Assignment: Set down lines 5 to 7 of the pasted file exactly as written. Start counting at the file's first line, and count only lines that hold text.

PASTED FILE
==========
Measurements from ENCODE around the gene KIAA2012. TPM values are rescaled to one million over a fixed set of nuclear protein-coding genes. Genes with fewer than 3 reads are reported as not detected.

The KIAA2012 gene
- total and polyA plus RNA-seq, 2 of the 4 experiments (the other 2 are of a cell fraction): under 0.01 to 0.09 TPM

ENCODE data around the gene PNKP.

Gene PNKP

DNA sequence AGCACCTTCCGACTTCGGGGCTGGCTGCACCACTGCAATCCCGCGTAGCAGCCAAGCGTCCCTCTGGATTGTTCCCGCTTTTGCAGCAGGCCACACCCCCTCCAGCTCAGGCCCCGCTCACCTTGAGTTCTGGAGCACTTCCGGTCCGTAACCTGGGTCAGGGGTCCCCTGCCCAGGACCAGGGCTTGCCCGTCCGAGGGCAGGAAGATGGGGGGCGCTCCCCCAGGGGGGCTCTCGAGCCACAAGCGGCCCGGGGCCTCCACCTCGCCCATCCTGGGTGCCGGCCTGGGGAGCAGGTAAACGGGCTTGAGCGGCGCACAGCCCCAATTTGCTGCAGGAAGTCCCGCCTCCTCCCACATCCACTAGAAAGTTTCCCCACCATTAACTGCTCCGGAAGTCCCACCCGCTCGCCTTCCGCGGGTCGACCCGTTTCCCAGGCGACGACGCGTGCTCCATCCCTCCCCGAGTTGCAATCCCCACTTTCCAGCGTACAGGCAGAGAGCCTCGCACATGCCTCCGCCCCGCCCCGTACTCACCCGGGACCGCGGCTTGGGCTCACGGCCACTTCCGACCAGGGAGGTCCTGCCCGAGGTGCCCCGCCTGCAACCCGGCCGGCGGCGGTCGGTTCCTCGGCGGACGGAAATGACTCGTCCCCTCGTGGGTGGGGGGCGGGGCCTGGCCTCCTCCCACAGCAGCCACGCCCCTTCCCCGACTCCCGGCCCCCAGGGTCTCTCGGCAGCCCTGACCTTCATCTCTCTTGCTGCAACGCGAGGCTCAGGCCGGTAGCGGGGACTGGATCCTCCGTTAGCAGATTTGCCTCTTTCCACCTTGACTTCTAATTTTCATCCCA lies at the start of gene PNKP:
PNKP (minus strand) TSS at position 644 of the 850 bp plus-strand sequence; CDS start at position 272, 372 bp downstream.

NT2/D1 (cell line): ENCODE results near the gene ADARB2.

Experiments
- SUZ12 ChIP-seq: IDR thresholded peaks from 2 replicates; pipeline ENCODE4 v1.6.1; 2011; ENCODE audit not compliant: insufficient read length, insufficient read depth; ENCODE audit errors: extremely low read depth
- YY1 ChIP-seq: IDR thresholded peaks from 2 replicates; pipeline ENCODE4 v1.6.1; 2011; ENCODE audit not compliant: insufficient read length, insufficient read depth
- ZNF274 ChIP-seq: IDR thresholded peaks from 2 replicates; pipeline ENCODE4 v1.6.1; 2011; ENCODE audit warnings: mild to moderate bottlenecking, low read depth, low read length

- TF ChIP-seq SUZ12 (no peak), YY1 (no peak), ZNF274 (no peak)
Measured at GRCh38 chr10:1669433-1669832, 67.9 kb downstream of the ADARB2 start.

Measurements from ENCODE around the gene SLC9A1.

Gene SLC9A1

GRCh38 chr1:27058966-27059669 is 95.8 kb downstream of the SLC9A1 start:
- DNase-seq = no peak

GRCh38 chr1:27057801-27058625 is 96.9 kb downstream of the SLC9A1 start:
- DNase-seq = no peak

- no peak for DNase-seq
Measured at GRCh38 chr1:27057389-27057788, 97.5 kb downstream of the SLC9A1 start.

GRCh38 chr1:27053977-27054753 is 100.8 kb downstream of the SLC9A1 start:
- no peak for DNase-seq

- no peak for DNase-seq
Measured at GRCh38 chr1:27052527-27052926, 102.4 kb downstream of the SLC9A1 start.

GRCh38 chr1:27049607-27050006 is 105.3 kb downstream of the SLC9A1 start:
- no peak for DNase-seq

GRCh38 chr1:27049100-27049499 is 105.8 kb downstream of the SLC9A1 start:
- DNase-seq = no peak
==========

Gene PNKP

DNA sequence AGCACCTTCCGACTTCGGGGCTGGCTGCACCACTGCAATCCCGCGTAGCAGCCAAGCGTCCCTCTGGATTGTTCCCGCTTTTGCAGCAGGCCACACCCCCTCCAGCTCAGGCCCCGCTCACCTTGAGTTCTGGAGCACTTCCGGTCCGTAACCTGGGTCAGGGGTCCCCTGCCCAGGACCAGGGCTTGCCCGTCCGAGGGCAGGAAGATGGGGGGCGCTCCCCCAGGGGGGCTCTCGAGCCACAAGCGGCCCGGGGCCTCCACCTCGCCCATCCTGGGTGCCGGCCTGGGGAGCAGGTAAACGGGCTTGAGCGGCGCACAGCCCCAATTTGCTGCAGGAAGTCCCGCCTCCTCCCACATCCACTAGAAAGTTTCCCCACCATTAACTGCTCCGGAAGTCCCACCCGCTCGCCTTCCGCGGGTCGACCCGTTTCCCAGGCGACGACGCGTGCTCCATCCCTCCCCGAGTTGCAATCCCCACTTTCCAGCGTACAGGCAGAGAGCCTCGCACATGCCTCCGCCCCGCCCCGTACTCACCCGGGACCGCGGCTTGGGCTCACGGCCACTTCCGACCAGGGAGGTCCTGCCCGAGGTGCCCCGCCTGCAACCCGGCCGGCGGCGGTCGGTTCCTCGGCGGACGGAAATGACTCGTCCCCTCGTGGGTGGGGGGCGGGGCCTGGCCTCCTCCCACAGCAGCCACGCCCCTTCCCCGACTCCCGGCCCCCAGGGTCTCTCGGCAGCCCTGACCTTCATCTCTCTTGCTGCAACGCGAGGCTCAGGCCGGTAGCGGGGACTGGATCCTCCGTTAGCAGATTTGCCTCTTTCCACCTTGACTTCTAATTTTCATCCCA lies at the start of gene PNKP:
PNKP (minus strand) TSS at position 644 of the 850 bp plus-strand sequence; CDS start at position 272, 372 bp downstream.